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WASP Collaborates with Artist Francesco Pacelli to Explore Potentials of 3D Printing Ceramics

The World’s Advanced Savings Project (WASP Project) has teamed up with artist Francesco Pacelli to advance their process as well as materials for 3D printing ceramics.

3D printing materials such as clay or other more viscous and fluid materials has some limitations to it when compared with polymers and plastics. Liquid Deposition Modeling (LDM) technology has restrictions in regards to geometries and overhangs and users have to deal with shrinkage of the material as well as the slow drying process. WASP believes that the material to extrude plays a key role for obtaining acceptable final results.

In order to set their focus on researching LDM technology, WASP has teamed up with artist Francesco Pacelli. Together they will explore the potential of various extrudable ceramic materials, set printing parameters and create mixtures in order to obtain functional 3D printed ceramic parts.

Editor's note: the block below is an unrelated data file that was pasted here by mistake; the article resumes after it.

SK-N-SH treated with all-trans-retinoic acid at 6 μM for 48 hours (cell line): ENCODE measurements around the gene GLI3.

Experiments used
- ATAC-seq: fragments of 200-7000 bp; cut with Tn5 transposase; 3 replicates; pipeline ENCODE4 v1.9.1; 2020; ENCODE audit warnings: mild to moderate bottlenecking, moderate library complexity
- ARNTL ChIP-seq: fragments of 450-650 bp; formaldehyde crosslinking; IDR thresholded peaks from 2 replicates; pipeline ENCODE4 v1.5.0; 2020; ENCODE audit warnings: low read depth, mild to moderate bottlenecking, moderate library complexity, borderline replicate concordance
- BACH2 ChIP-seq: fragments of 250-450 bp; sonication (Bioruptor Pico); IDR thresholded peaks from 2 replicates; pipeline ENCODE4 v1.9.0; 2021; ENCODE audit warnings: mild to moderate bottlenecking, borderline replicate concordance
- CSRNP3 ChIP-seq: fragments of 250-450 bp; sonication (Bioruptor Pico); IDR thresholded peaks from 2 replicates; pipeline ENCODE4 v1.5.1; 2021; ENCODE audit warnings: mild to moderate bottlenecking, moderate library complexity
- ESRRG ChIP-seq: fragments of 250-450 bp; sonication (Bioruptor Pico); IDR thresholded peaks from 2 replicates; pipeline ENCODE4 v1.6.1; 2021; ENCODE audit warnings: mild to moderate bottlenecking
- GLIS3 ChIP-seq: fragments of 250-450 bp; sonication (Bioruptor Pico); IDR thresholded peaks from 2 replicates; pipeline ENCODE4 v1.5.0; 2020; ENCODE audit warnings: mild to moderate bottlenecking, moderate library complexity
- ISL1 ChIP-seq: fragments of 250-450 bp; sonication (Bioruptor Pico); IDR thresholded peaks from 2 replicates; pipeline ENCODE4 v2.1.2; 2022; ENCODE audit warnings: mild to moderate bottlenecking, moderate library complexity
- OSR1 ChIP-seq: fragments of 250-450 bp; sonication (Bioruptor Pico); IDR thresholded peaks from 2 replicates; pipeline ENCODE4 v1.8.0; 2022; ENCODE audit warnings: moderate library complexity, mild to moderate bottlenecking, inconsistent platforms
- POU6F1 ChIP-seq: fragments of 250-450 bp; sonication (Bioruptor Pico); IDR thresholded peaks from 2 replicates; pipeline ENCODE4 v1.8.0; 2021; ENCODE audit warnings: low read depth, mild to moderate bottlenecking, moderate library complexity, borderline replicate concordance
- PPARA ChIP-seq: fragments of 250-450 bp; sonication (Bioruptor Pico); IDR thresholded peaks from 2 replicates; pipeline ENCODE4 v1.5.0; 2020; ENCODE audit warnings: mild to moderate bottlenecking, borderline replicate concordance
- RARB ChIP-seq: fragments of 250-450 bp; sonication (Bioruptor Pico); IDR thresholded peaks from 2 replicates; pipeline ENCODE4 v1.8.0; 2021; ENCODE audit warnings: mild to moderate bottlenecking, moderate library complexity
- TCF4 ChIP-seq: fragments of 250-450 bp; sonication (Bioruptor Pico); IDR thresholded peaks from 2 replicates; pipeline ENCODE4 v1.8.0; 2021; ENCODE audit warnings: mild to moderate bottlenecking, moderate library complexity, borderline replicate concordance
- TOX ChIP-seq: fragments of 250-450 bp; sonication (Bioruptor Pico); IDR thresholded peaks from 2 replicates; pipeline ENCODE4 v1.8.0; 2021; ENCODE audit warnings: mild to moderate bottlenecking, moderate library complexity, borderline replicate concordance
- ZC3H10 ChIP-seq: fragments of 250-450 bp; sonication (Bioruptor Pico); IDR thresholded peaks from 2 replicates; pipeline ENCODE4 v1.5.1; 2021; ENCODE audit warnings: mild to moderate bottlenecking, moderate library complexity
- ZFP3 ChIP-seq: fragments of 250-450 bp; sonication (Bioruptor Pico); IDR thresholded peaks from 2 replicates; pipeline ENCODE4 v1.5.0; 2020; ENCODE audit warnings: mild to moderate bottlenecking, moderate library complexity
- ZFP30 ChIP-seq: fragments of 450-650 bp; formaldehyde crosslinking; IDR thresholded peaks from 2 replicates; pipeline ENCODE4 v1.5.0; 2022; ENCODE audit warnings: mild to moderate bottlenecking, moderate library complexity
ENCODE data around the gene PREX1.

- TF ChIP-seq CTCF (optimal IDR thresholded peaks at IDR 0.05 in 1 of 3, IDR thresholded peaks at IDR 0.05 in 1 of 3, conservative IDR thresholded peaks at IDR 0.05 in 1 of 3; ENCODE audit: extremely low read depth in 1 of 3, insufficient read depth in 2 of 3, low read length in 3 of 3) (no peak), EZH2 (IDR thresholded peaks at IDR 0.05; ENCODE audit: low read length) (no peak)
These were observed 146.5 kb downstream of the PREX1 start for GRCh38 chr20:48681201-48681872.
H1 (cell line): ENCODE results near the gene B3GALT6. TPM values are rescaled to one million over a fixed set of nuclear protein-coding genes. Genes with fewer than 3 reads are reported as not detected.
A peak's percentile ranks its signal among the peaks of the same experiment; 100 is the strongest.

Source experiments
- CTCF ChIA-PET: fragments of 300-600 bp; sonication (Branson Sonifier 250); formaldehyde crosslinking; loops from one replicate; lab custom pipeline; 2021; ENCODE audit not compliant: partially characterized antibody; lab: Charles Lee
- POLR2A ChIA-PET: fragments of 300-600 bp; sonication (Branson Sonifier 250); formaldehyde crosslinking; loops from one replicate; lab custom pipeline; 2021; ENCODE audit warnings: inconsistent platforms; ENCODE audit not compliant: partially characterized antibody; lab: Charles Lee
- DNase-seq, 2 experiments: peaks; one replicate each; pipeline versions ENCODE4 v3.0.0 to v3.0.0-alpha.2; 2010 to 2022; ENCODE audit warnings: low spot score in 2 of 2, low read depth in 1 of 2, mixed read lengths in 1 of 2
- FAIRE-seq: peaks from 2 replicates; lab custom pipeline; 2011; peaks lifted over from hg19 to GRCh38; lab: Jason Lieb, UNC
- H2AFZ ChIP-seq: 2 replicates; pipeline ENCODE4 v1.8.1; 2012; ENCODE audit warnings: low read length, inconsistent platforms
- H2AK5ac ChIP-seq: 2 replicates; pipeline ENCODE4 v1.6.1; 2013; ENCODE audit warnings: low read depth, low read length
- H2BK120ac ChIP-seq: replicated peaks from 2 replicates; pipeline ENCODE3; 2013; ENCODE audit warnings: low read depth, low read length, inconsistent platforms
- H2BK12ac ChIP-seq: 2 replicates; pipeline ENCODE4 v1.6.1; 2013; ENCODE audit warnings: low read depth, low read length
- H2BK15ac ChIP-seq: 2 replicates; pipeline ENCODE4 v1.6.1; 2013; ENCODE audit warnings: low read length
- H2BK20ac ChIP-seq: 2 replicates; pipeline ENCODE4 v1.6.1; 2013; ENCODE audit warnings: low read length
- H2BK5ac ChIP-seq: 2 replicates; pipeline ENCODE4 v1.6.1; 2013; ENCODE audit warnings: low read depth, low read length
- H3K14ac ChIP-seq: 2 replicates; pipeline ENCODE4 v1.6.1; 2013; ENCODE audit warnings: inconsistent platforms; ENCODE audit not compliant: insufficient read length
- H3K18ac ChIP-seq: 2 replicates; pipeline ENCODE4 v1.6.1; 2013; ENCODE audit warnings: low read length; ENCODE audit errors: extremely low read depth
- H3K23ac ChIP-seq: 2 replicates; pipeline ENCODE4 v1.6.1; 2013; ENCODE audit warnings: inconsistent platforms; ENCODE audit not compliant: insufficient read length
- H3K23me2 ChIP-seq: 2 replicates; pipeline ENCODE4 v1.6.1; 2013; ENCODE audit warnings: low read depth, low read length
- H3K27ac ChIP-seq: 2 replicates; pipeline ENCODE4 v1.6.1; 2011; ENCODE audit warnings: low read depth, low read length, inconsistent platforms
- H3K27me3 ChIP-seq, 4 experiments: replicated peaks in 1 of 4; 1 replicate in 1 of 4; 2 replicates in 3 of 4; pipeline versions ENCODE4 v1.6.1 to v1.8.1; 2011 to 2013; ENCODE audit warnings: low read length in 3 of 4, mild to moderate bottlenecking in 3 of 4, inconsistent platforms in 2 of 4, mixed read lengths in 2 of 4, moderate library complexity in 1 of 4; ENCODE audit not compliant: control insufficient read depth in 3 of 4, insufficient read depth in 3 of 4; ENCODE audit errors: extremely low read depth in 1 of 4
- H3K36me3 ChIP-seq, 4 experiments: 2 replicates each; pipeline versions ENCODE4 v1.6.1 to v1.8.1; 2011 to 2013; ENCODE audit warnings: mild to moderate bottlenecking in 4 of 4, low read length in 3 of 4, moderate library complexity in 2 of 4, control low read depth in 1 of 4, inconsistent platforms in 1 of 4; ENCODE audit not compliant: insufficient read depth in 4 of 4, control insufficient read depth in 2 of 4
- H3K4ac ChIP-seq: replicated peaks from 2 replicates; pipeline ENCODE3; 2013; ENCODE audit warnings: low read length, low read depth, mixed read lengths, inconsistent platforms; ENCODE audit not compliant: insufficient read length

The LDM extruder designed by WASP and released last year, uses a compressed air tank that feeds an endless screw to selectively deposit clay.“The extruder works well, but there was still a big work to do related to materials and shapes achievable through LDM process”, WASP explains.

Francesco Pacelli
Francesco Pacelli

This is where Pacelli comes in. Becoming familiar with the process during his research at the +LAB at the Chemical and Material Engineering department of Politecnico di Milano, he teamed up with WASP in October last year. Ever since, they are working together on the improvement of the technology to show off its potentials in many fields, including design, engineering, fashion and biomedicals.

“So we’re very excited about the start of the collaboration between Wasp and Francesco and the opening of this new laboratory, a special place exclusively dedicated to LDM technology for ceramics 3D printing. In next weeks we will share updates about the experiments, the results achieved and the starting interactions with an important and historical place for ceramics such as Faenza and its ceramists, to establish a continuity between the knowledge of the past and the future of this contemporary digital technique.”

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